What does work and life balance look like for freelancers?
If what comes to mind is spending a few hours typing brilliant blog posts or creating a clients’ websites and then spending the rest of their day on the beach then you’re wrong.
Unlike people who work 9-5 jobs, you don’t get to shut down and head off into the world leaving work behind.
Running a freelance service feels like you’re getting plunged into a whirlpool.
- Sending out endless emails with pitches
- Outlining content and then writing down concise ideas
- Getting on calls with prospects and turning them into customers
The list goes on.
And since you control your hours and work and life balance, there’s hardly a moment when you wouldn’t feel like there’s freelance work to be done.
Unlike people who work 9-5 jobs, you don’t get to shut down and head off into the world leaving work behind. It’s always tempting to stay on your laptop for just one more hour.
When I started freelancing I was anxious to land high paying clients that would value my work. To do that, I’d cold pitch for hours and then work on the few projects I had. It felt wrong for me to sit and do nothing. I had to be building my business every minute. A month passed and I felt burnt out.
So I decided to get help. I reached out to freelancers in my Twitter network about how they’ve created a work and life balance and how they avoid freelance burnouts.
Here are the simple and practicable tips they use to have work and life balance as a freelancer.
1. Put Your Phone in a Drawer
Have you caught yourself staring at a client’s email while pretending to listen to your partner on a Saturday evening?
Here’s the thing –
Freelance work never goes away.
There is always something to do. And you could end up spending your weekend getting it done and then wake up. This isn’t the best for work-life balance.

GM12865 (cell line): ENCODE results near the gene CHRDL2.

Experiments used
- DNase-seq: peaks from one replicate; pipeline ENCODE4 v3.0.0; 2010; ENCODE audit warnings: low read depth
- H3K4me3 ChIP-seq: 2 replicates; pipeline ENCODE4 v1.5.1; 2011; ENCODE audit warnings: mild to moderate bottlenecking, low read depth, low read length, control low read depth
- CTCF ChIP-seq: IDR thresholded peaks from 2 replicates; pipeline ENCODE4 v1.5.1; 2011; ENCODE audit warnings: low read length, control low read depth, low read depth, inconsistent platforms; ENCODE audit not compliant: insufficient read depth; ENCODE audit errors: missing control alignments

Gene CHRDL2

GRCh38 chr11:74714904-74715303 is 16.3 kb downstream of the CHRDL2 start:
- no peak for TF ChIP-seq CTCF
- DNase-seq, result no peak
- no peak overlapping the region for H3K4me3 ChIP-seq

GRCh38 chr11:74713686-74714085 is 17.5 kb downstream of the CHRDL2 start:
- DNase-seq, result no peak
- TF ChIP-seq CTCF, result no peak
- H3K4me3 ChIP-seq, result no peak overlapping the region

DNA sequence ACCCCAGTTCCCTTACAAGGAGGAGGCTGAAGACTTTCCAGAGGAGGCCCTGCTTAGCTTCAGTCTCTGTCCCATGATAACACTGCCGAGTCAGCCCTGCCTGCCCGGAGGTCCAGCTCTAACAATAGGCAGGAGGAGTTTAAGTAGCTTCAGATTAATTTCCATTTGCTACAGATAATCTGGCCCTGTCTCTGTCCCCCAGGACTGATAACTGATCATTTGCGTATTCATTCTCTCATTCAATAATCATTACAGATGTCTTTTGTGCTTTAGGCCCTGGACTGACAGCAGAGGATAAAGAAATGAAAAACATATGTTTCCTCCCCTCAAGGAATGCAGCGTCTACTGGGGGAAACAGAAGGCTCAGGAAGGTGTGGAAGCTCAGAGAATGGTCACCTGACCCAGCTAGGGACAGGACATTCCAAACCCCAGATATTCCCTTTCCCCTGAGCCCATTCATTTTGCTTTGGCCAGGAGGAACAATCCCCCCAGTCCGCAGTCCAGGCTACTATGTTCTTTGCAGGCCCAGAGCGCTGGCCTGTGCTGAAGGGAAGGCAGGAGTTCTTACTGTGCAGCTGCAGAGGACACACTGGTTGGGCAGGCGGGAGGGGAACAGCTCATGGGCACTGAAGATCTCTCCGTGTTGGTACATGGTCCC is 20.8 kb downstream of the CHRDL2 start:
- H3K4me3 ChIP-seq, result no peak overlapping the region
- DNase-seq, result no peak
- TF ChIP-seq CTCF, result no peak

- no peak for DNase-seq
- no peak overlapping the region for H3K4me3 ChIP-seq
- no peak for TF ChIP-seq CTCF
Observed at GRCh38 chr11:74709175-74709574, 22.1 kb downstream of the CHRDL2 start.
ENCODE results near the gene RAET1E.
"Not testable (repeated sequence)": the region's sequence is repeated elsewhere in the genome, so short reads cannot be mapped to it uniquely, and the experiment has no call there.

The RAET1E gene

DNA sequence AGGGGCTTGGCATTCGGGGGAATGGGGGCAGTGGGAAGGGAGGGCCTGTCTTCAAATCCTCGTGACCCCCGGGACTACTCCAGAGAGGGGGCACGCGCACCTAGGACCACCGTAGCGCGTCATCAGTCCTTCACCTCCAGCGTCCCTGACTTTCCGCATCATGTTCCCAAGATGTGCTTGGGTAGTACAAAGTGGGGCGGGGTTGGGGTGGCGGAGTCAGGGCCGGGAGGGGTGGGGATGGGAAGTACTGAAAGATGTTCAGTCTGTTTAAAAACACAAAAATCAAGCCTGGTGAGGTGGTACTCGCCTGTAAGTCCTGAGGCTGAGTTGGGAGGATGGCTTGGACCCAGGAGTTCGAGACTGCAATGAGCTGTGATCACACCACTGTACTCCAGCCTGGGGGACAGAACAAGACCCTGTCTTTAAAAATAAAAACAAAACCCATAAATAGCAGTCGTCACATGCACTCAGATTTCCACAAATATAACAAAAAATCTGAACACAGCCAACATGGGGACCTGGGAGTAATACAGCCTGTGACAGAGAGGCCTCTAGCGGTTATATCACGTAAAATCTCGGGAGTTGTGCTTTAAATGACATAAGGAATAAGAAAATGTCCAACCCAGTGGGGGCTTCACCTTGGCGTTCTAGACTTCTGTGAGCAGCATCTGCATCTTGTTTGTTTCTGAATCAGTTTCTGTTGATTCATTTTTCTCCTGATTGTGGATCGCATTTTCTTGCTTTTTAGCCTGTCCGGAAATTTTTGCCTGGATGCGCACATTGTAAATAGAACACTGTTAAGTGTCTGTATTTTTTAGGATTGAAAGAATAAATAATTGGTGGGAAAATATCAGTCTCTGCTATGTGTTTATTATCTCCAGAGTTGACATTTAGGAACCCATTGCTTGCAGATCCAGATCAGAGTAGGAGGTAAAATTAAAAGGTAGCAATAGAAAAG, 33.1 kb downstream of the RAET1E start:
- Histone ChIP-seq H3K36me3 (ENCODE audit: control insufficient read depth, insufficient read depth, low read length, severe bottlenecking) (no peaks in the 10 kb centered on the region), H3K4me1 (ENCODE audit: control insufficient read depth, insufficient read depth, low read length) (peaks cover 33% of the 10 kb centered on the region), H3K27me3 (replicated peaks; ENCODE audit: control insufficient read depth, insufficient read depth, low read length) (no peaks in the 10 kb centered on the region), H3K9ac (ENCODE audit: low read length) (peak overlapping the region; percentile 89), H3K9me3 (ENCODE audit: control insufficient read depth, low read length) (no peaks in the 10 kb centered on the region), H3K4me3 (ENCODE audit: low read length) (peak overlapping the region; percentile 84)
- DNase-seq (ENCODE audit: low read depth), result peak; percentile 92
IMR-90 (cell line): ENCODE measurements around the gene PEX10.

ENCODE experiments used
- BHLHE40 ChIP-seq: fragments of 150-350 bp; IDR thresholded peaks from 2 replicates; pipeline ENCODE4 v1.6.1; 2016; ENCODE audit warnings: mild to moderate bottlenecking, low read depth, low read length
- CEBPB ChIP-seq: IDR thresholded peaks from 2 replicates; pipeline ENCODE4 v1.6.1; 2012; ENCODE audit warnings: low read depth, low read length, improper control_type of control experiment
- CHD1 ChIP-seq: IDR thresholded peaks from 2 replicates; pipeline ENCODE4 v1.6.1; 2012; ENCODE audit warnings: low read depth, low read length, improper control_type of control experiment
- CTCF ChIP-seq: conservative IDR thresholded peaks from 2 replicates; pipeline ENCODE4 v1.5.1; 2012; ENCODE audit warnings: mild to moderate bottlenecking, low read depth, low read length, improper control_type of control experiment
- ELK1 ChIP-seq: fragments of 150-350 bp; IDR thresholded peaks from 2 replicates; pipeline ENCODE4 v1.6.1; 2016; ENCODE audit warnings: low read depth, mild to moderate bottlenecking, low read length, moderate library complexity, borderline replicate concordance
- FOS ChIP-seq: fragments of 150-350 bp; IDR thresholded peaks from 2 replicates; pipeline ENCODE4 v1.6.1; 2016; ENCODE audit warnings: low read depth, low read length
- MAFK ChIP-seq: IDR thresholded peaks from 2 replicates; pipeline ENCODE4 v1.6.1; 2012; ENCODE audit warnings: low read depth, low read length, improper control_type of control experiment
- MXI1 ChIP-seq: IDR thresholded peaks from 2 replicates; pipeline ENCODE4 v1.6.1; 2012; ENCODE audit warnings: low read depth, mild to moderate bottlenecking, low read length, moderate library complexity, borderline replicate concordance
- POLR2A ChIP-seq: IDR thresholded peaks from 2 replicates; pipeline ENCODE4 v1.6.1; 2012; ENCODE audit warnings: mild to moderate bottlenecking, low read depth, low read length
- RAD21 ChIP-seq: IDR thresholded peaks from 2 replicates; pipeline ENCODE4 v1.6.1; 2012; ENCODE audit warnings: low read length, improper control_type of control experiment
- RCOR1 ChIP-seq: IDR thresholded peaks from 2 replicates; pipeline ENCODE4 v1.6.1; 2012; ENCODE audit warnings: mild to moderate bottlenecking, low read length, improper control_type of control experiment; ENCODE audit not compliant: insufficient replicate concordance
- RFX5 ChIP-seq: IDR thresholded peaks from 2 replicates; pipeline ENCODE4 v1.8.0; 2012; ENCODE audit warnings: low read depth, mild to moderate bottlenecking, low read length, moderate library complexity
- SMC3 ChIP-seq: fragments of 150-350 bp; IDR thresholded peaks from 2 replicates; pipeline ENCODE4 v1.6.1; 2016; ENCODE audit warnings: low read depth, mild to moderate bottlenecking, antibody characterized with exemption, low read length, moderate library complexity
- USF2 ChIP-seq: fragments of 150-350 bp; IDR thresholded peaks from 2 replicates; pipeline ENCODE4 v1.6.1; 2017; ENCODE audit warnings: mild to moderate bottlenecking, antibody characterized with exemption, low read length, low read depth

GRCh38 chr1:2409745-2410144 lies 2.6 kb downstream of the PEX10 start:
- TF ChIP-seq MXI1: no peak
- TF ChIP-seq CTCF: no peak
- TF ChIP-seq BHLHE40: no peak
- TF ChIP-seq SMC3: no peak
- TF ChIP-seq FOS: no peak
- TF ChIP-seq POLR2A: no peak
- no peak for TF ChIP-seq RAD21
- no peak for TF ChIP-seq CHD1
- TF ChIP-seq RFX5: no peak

Time will slip away and you’ll realize it is Monday morning. Again. At some point, you’ve to turn off the devices that you use for work or delete them when they’re not in use.
To stop work from creeping into her weekend, Nicole Slaughter Graham, a freelancer says,
“I had to delete email and social apps from my phone for a time.”
If deleting work apps seems a bit too drastic, try turning off notifications after work hours or using app blockers.
Most smartphones have options for digital wellbeing that let you have “me time.”
Here’s a list of apps that can help you regulate your screen time:
And if you find yourself reaching for your phone to take a peek at what’s going on Andre Spiteri, a fintech writer suggests that you should pop it in the drawer. Out of sight is out of mind right?
2. Switch Off and “Go Home”
Most people who get to work in an office, leave work behind as they exit the building.
Most freelancers don’t have that luxury.
Your commute is probably limited to the few feet between your work area and the rest of your home.
Sally Fox, an eco copywriter advises that freelance writers should be intentional about getting off work. To do this she says,